The LORD God said, “It is not good for the man to be alone. I will make a helper suitable for him.” (Genesis 2:18)
There have been several times over the years when I’ve needed to emotionally and spiritually help my husband—not only during our dating phase, but even now, eight years after we first became husband and wife. I’ve noticed that as men grow in the Lord, life phases bring out different weaknesses in their character or doubts about their level of faith. This doesn’t mean they aren’t real Christians; it just means that God is calling them to go deeper, grow in their maturity and keep holding themselves accountable to what the Bible says no matter what comes at them. Even when my relationship with my husband went through seasons of being strained, I understood the importance of supporting him during the times when he struggled because I believed in the value God placed in him.
I’d like to share with you how God crafted my role as a helpmate in my relationship, and four ways I helped my husband when the inevitable trials popped up.
Search me, God, and know my heart; test me and know my anxious thoughts. (Psalm 139:23)
1. Be a listening ear. Often times, we may see an issue in our man’s life and immediately begin to problem-solve for them. I’ve learned the hard way that sometimes it requires my husband having his own revelation about a problem as we talk about it in order for changes to actually take effect. We’re not helping them grow if all we do is run around putting out their fires. It’s exhausting to us and doesn’t give God a chance to tug at their hearts and show them challenging areas in life they need to face head-on. Having someone to talk to about it with can mean the world when you feel like you’re up against a giant, and the Lord may prompt you to ask just the right question that helps him to see an issue in a different light. By doing this, you’re showing him that you believe in his ability to tackle difficult problems, and he sees that your relationship is important enough to communicate through heavy topics.
2. Build him up. Women are not the only ones who struggle with insecurities regarding popularity, career, identity, or skills and talents. My husband is an artist and, like most creative types, has heard his fair share of criticisms and sarcastic remarks about how his work isn’t worth all that much. The Lord put it on my heart to be the voice that says “Go for it!” I continued to voice my honest opinion of his amazing skill, and reminded him that his gifts come from God and he doesn’t need to settle or lay down his passion because other people can’t get on board with God’s vision for his life. Maybe your man isn’t dealing with issues at work, but he feels like he can never measure up to his friend’s social status. Keep reminding him who he is as the Lord’s creation and how meaningful he is to you and loved ones around him. By doing this, you help him to see himself as God sees him, and can help him fight against the jealousy and comparison that run rampant in our minds.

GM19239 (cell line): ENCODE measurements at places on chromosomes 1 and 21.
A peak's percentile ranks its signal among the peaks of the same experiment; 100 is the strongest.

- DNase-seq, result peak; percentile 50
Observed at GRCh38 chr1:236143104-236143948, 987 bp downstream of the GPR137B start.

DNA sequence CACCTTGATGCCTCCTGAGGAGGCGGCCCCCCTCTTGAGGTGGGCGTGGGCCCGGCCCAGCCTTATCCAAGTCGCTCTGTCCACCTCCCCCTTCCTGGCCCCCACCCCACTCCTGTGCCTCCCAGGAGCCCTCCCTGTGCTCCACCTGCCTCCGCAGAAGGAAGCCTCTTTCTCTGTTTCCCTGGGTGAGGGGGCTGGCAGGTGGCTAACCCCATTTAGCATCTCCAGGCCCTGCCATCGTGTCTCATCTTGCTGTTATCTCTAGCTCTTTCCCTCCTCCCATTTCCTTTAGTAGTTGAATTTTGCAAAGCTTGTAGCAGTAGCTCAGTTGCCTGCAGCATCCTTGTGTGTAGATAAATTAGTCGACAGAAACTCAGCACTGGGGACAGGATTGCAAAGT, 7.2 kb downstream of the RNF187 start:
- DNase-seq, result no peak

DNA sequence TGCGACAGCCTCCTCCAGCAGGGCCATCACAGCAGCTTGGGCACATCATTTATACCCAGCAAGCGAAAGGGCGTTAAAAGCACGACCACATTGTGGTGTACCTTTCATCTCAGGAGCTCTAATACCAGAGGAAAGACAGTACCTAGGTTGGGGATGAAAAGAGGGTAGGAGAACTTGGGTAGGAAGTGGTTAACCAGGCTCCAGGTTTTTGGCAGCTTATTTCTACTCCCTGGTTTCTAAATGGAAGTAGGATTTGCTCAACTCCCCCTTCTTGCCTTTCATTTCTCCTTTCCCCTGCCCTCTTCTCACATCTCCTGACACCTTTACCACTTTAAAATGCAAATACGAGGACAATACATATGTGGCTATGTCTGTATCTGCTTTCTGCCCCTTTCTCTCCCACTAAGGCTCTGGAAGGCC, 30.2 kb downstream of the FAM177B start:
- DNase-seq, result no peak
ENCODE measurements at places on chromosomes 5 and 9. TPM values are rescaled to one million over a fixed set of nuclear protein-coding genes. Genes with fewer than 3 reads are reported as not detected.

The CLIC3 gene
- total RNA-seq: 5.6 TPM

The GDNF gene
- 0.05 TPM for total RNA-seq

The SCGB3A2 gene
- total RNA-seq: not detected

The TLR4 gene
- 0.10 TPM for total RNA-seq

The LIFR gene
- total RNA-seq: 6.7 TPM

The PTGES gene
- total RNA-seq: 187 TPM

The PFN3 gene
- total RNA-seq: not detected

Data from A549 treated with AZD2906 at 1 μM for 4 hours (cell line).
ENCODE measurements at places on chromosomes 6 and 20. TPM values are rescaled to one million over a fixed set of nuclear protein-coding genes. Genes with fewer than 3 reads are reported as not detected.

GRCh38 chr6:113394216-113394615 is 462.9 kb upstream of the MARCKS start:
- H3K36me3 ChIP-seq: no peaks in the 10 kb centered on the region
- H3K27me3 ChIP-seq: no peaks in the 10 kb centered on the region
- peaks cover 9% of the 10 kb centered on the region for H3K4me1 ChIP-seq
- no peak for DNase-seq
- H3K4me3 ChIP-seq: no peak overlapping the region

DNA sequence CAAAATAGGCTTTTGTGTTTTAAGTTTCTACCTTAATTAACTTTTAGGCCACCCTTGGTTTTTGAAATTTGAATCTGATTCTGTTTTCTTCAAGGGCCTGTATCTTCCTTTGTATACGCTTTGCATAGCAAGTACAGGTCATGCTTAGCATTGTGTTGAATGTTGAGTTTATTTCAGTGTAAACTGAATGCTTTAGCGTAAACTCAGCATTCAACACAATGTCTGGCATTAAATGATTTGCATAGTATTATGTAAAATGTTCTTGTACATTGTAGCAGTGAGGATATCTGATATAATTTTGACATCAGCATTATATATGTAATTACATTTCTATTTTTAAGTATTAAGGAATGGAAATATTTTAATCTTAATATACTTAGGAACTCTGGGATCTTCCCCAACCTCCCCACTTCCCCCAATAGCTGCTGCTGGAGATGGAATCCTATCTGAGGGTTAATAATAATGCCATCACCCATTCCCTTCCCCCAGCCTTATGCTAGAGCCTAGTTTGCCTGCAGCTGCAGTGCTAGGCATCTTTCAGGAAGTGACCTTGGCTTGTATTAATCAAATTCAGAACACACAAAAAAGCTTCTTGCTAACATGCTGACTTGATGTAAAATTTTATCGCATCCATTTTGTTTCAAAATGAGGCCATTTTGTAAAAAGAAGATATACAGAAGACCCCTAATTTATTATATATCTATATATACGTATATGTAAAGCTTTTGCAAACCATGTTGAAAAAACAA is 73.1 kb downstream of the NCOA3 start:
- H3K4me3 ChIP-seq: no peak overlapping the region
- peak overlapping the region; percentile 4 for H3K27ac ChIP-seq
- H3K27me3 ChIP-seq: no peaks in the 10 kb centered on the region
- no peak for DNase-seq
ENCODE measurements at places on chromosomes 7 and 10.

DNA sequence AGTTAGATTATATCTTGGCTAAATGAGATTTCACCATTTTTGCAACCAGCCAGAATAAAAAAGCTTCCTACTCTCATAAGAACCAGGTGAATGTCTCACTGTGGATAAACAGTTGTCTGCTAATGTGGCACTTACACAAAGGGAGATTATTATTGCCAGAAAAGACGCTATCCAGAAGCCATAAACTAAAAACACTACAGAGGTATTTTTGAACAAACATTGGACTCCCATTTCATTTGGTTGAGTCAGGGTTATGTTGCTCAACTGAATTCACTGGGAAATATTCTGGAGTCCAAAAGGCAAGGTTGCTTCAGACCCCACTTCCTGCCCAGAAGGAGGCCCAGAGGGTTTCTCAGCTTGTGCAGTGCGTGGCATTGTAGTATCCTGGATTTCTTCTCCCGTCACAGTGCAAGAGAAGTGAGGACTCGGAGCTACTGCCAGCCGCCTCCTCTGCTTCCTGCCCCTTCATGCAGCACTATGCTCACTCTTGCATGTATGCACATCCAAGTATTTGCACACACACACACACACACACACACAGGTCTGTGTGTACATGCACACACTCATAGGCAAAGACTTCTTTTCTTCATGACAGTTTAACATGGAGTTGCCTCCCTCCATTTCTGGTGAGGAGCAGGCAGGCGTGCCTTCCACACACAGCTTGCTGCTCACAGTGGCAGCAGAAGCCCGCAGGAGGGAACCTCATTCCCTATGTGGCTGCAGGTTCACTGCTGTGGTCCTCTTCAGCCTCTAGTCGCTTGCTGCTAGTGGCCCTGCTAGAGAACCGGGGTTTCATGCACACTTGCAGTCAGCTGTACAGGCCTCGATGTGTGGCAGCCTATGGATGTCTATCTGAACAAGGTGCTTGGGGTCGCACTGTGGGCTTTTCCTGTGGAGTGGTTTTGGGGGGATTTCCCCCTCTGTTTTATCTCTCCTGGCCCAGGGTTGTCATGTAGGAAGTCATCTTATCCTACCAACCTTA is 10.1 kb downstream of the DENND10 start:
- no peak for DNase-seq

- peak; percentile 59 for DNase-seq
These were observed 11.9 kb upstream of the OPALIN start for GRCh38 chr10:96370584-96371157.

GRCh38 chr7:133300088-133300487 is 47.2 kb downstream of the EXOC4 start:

“For I know the plans I have for you,” declares the LORD, “plans to prosper you and not to harm you, plans to give you hope and a future.” (Jeremiah 29:11)
3. Pray with him. One of the most powerful things we can do is keep our men covered in prayer. You can take his burdens to the Lord, whether he’s dealing with letting go of a particular sin, debating if he should leave his job or feeling the weight of society’s pressures. Sometimes we need to be reminded of God’s promises to give us the victory to overcome obstacles and remember that He gives us hope and a future planned out for us. By doing this, you’re keeping God at the center of your relationship and committing to prayerfully submit every area of your life to him.
4. Reinforce the importance of community. Through trial and error, it’s become abundantly clear to me and my husband throughout the years of our marriage that each of us having a community of same-sex believers that we can be accountable to is one of the keys to being victorious and keeping a strong grip on our faith. There were some topics that came up during our newlywed years that pertained to male-centered struggles. As much as I wanted to be there for my husband, it was just impossible to see things from the same perspective as a brother in Christ. We decided then that both of us should have an accountability group that we could go to for things that our partner just wouldn’t understand. If your man is struggling with things that should be talked about with a group of trusted brothers, support him in making the decision to seek out those people for the betterment of his life as well as your relationship. By doing this, you’re having the right people pour into your relationship to make it even stronger.
Let us know in the comments if there are any additional things that have helped your relationship when storms come and you’re called to support your man through them.